Geothermal Powers New Zealand’s Needs

Ask most Americans what geothermal energy is and you’re likely to get some quizzical looks. But in New Zealand, it would appear, the adoption and installation of geothermal systems is at an all-time high.

This information comes courtesy of New Zealand’s Minister of Energy and Resources, Gerry Brownlee, based on the June 2010 quarter energy data published in the latest edition of the Ministry of Economic Development’s New Zealand Energy Quarterly. The main use of geothermal energy in the country is for electricity generation (according to the Ministry of Economic Development’s Energy Outlook Reference Scenario, geothermal is currently the most economic option for new electricity generation in New Zealand). In 2009, electricity generation from geothermal accounted for over 10% of New Zealand’s total electricity supply, and that number is expected to increase substantially over the next 25 years.

GeothermalNZ

image via NZ Ministry of Economic Development

According to the government of New Zealand, the country has easily accessible and large geothermal resources (as do many other countries with a significant landmass situated on the Pacific Rim). Currently, most of New Zealand’s installed geothermal generation capacity (about 600 megawatts) is situated in the Taupo Volcanic Zone, with another 25 MW installed at Ngawha in Northland. These installations utilize either dry steam, flash steam or binary cycle (or a combination of technologies) to create electricity, based on the temperature and conditions of particular geothermal reservoirs.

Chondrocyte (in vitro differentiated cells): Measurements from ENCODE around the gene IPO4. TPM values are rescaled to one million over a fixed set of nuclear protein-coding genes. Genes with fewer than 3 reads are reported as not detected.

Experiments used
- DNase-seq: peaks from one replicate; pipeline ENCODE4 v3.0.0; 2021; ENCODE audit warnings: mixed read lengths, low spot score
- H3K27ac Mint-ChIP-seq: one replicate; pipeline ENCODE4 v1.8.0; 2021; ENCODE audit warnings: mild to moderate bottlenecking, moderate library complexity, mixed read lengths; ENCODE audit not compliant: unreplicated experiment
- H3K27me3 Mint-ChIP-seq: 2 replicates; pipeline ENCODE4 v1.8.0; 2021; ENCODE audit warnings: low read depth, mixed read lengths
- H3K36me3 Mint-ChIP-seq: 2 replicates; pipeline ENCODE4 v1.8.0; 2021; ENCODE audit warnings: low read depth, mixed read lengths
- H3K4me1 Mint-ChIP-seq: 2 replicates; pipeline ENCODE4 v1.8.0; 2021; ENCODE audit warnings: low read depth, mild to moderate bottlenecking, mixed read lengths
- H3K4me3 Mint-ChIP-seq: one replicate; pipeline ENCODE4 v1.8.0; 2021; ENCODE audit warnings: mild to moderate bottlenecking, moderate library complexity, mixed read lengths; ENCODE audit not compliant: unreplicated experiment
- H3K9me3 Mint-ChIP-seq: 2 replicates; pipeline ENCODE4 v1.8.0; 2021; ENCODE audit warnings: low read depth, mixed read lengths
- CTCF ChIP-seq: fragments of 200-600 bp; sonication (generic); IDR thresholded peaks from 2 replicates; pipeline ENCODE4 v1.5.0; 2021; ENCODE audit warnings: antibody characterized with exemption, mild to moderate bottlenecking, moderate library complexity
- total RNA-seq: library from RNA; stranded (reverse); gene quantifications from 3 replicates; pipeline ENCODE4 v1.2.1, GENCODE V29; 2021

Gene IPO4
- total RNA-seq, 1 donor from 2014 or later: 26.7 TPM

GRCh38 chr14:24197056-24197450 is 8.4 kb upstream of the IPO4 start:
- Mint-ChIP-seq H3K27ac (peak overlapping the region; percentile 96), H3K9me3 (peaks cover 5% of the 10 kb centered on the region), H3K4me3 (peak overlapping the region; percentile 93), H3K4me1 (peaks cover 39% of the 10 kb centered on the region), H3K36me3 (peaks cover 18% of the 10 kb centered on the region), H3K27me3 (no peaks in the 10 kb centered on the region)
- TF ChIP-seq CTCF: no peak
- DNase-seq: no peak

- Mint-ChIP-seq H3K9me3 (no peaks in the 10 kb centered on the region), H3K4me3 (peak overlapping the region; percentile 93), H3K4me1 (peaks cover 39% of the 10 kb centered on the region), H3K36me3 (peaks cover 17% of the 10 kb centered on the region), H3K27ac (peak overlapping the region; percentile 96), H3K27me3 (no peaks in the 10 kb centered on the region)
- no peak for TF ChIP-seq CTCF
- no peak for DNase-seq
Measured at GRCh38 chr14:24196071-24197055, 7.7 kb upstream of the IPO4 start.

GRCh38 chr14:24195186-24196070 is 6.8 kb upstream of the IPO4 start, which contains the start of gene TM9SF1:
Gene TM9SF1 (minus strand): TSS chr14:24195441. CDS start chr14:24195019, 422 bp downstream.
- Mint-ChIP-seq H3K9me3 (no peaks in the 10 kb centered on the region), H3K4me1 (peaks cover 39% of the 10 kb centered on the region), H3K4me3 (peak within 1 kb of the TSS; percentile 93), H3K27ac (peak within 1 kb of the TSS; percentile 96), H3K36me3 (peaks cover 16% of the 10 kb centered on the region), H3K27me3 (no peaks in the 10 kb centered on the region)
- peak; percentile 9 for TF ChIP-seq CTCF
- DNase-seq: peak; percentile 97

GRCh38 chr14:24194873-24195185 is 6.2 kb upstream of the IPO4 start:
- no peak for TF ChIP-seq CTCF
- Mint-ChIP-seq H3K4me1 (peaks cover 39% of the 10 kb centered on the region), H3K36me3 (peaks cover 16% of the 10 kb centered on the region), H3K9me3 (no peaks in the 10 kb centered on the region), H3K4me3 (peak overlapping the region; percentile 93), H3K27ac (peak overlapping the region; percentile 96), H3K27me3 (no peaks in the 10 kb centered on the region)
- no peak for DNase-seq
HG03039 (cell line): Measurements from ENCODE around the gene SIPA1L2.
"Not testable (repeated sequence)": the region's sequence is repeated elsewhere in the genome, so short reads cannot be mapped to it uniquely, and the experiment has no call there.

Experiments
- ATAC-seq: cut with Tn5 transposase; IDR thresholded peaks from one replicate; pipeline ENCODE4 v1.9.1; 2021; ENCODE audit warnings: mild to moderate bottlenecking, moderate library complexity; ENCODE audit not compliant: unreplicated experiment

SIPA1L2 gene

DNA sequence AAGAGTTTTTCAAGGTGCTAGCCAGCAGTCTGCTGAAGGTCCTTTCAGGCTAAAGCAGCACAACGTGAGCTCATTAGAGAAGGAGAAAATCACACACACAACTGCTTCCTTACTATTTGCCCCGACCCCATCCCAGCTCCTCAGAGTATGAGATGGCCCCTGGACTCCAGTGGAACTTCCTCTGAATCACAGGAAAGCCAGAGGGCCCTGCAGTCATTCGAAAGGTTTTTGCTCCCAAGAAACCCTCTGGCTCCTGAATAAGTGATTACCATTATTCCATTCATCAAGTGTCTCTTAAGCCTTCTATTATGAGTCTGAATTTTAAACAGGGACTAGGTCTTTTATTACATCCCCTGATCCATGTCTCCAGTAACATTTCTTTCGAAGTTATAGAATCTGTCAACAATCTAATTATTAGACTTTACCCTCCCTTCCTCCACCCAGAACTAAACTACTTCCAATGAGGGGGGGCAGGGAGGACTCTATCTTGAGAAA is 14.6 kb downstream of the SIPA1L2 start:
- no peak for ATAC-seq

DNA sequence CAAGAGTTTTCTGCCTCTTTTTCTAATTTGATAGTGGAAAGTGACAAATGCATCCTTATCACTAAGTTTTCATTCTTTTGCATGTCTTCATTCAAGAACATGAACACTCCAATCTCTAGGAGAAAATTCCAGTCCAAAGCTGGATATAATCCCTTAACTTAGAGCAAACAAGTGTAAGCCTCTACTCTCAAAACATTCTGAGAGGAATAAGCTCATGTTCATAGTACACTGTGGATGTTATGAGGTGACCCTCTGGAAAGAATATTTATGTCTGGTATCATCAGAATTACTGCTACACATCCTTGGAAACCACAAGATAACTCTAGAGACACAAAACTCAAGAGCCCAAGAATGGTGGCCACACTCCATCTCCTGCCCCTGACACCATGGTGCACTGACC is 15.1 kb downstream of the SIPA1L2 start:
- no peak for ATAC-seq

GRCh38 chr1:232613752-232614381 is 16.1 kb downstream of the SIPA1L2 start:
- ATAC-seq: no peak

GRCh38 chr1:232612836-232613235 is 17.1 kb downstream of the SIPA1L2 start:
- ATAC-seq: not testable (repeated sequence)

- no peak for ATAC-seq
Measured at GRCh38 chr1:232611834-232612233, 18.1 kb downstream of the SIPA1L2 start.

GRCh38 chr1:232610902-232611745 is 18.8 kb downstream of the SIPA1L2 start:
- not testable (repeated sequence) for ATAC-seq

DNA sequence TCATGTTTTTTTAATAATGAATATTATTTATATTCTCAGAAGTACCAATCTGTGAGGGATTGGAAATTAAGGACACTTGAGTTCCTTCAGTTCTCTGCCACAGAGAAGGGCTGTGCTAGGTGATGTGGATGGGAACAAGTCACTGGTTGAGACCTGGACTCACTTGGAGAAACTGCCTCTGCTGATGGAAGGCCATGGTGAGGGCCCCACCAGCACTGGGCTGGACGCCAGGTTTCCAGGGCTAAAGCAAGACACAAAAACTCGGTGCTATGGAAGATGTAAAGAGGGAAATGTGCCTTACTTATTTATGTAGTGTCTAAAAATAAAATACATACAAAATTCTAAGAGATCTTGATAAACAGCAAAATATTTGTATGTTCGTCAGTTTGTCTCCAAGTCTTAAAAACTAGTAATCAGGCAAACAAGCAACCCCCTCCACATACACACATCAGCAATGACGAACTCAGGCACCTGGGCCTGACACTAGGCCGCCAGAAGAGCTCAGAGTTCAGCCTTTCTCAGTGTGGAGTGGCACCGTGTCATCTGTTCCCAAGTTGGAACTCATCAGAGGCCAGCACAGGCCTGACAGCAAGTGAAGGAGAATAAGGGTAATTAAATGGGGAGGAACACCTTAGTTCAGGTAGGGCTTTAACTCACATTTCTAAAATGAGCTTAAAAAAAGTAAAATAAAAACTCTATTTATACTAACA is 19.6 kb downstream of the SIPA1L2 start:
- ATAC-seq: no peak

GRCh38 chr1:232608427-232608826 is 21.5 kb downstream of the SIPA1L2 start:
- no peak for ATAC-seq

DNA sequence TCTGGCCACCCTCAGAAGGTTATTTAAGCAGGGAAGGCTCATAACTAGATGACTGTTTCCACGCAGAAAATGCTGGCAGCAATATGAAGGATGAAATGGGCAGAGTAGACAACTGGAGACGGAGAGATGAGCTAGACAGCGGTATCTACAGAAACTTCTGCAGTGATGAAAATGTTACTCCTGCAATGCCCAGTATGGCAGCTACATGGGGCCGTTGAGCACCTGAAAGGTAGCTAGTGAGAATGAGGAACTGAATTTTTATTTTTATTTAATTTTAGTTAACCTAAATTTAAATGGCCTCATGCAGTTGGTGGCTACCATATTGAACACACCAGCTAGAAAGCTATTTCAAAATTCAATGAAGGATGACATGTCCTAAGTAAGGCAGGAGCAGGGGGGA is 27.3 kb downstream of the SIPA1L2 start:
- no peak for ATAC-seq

“Geothermal is a significant source of electricity generation in New Zealand, and made up over 13 per cent of total generation in the June quarter,” said Mr Brownlee, in a statement. “With a number of new geothermal projects in the pipeline, this will continue to grow.”  Other highlights from this quarter’s New Zealand Energy Quarterly include the fact that renewable generation currently accounts for 73% of New Zealand’s total electricity generation, and that, in the remaining 27%, gas has now displaced coal–a combination of factors that have caused the country’s greenhouse gas emissions due to electricity generation to drop to their lowest level since 2000.

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Susan DeFreitas has covered all manner of green technology for EarthTechling since 2009. She is a graduate of Prescott College for the Liberal Arts and the Environment, and has a background in marketing green businesses. Her work on green living has been featured in Yes! Magazine, the Utne Reader and Natural Home.